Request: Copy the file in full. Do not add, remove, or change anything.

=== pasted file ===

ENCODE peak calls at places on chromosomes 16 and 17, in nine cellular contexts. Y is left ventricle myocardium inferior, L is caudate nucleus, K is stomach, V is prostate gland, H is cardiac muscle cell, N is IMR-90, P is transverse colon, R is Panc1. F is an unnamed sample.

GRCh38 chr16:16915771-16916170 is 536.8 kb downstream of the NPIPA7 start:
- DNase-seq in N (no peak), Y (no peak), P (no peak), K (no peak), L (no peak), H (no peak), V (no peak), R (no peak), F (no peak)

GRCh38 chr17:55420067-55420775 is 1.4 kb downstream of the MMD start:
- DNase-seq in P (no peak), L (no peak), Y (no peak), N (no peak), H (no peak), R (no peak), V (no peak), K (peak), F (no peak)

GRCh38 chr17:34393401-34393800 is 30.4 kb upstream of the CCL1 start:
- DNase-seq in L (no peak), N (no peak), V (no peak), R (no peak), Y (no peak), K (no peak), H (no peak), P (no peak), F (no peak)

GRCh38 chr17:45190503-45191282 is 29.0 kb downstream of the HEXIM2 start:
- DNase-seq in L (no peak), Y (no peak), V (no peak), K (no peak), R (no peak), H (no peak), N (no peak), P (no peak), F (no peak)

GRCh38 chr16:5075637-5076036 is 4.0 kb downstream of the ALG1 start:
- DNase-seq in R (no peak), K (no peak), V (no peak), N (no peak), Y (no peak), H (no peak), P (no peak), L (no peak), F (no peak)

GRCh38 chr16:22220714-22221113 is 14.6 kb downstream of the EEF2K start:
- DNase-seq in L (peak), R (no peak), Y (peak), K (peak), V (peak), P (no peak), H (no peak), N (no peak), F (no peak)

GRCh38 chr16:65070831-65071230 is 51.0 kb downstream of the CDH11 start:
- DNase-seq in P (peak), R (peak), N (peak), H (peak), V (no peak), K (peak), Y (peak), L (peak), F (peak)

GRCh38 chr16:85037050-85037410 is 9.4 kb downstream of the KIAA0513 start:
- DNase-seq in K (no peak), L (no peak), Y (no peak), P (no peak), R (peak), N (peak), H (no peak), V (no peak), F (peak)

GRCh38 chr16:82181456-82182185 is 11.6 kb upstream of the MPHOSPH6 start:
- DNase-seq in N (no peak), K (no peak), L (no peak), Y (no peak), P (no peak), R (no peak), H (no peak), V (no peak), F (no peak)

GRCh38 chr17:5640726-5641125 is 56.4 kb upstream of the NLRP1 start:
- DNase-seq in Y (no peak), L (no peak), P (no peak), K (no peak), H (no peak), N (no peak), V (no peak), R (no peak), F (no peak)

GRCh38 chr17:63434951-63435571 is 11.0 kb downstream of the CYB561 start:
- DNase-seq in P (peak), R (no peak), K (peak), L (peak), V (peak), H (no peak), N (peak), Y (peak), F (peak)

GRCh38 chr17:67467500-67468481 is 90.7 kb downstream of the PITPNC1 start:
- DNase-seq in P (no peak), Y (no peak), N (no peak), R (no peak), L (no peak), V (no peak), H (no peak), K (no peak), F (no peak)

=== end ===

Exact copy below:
ENCODE peak calls at places on chromosomes 16 and 17, in nine cellular contexts. Y is left ventricle myocardium inferior, L is caudate nucleus, K is stomach, V is prostate gland, H is cardiac muscle cell, N is IMR-90, P is transverse colon, R is Panc1. F is an unnamed sample.

GRCh38 chr16:16915771-16916170 is 536.8 kb downstream of the NPIPA7 start:
- DNase-seq in N (no peak), Y (no peak), P (no peak), K (no peak), L (no peak), H (no peak), V (no peak), R (no peak), F (no peak)

GRCh38 chr17:55420067-55420775 is 1.4 kb downstream of the MMD start:
- DNase-seq in P (no peak), L (no peak), Y (no peak), N (no peak), H (no peak), R (no peak), V (no peak), K (peak), F (no peak)

GRCh38 chr17:34393401-34393800 is 30.4 kb upstream of the CCL1 start:
- DNase-seq in L (no peak), N (no peak), V (no peak), R (no peak), Y (no peak), K (no peak), H (no peak), P (no peak), F (no peak)

GRCh38 chr17:45190503-45191282 is 29.0 kb downstream of the HEXIM2 start:
- DNase-seq in L (no peak), Y (no peak), V (no peak), K (no peak), R (no peak), H (no peak), N (no peak), P (no peak), F (no peak)

GRCh38 chr16:5075637-5076036 is 4.0 kb downstream of the ALG1 start:
- DNase-seq in R (no peak), K (no peak), V (no peak), N (no peak), Y (no peak), H (no peak), P (no peak), L (no peak), F (no peak)

GRCh38 chr16:22220714-22221113 is 14.6 kb downstream of the EEF2K start:
- DNase-seq in L (peak), R (no peak), Y (peak), K (peak), V (peak), P (no peak), H (no peak), N (no peak), F (no peak)

GRCh38 chr16:65070831-65071230 is 51.0 kb downstream of the CDH11 start:
- DNase-seq in P (peak), R (peak), N (peak), H (peak), V (no peak), K (peak), Y (peak), L (peak), F (peak)

GRCh38 chr16:85037050-85037410 is 9.4 kb downstream of the KIAA0513 start:
- DNase-seq in K (no peak), L (no peak), Y (no peak), P (no peak), R (peak), N (peak), H (no peak), V (no peak), F (peak)

GRCh38 chr16:82181456-82182185 is 11.6 kb upstream of the MPHOSPH6 start:
- DNase-seq in N (no peak), K (no peak), L (no peak), Y (no peak), P (no peak), R (no peak), H (no peak), V (no peak), F (no peak)

GRCh38 chr17:5640726-5641125 is 56.4 kb upstream of the NLRP1 start:
- DNase-seq in Y (no peak), L (no peak), P (no peak), K (no peak), H (no peak), N (no peak), V (no peak), R (no peak), F (no peak)

GRCh38 chr17:63434951-63435571 is 11.0 kb downstream of the CYB561 start:
- DNase-seq in P (peak), R (no peak), K (peak), L (peak), V (peak), H (no peak), N (peak), Y (peak), F (peak)

GRCh38 chr17:67467500-67468481 is 90.7 kb downstream of the PITPNC1 start:
- DNase-seq in P (no peak), Y (no peak), N (no peak), R (no peak), L (no peak), V (no peak), H (no peak), K (no peak), F (no peak)